Thankful for a safe country

I was born in 1950.  I doubt there has ever been 67 years  with more change than this generation has seen.  Though I grew up in the country in Ohio, I visited my grandparents in Springfield, MO every summer along with my brothers and sister.  Can you imagine today doing what we as kids did all alone in those days?  My older brother rode the bus from Ohio to Springfield all by himself when he was about 12 years old.  In the city we would take the bus downtown, walk around, and then come home on the same bus.  We weren’t delinquent; our parents knew where we were going and what we were doing.  Sometimes we were with neighborhood kids yet there was no smoking, drinking, drugs, or even foul language.  We were just having fun.  Policemen were our friends and we would stop and talk to them every chance we got.  I really don’t think anyone I knew ever considered vandalizing someone’s property or even being disrespectful.

I’m not just walking down memory lane, I’m describing a country with security.  We went to church on Sunday and Christian camp every summer.  We would go to the county fair grounds for the summer tent revival and sit on wooden chairs set up over sawdust on the ground.  Some of the older kids would sing in the volunteer choir.  Because there wasn’t a lot else for kids to do, these things were our activities, along with kick-the-can, hide-and-seek, and various other evening neighborhood games.

Our country today is less safe.  I have traveled to a number of unsafe countries around the world mostly while working with missionaries.  Coming and going in those countries was a struggle for an American who is so used to common, everyday freedoms.  I remember being stuck in the Moscow airport in 1992 and having to wait hours and hours for a flight out.  Finally, as the plane was going down the runway and the tires lifted off the tarmac, the entire plane broke out into cheering!  America has to guard its borders because of those who would come in; most other countries guard their borders because of those who would go out.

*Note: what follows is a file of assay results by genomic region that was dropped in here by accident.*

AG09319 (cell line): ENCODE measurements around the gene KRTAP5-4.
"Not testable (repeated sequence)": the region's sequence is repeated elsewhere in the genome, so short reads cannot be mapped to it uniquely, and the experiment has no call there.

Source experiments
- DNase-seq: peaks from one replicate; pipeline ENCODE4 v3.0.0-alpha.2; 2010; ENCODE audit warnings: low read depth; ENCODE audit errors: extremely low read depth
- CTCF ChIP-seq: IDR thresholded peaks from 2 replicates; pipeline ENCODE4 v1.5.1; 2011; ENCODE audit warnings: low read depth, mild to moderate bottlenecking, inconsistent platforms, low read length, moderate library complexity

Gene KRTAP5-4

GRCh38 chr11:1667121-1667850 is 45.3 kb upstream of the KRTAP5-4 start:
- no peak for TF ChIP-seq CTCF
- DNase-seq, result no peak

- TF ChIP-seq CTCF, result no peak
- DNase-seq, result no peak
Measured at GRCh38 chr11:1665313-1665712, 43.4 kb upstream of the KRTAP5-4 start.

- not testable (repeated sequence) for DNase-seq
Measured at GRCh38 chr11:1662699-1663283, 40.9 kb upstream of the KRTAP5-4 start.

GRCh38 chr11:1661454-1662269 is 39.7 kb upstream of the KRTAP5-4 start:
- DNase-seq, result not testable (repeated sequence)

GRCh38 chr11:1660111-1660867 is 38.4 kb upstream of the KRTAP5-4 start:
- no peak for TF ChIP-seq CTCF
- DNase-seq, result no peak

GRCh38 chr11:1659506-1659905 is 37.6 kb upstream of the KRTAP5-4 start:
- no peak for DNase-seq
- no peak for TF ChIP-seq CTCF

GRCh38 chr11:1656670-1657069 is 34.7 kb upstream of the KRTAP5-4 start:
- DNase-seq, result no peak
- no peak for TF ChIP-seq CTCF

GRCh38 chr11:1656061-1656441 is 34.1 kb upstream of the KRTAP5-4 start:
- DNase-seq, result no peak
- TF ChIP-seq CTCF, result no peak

Thankful for a Christian country

Some would think me an alarmist if I said that we are seeing the Christian part of our country disappearing, but I am sure I am right.  I can’t understand how anyone can read just a few books of America’s beginning, or read speeches by the first American presidents, or walk the halls and monuments of Washington, and not understand our Christian founding.  I am not saying that all of those early patriots and politicians were born again, but only that they realized that our country has a uniquely Christian foundation.  Sure, there has been freedom for anyone of another religion who can abide by our laws and love our religious freedom, but America was born a Christian nation.

Religious freedom has its price.  The first is the price of those who suffered to give us true religious freedom and not some nationalistic religion.  The government cannot intrude upon my or your freedom to worship by our own conscience.  The second price has been paid by sons and daughters of our citizens who have defended this country both home and abroad, from the halls of Montezuma to the shores of Tripoli.  I mean both military personnel and law enforcement agents.  As I write, a terrorist has just driven a truck over innocent citizens in New York City.  Though the mayor and governor of that state have often criticized their own law enforcement officers, I now see them surrounded by those very officers in such a time of danger and alarm.

A third price is paid by Christian Americans who have faithfully spread the gospel of Jesus Christ here and around the world.  There is no better citizen of any country than a born again citizen.  You’ll never see them driving trucks over people, or shooting them from a hotel window, or disrespecting the “higher powers” that God has ordained.  America has spent her money, sent her children, and offered her prayers to send the gospel around the world.  This has to be the biggest reason God is still patient with us.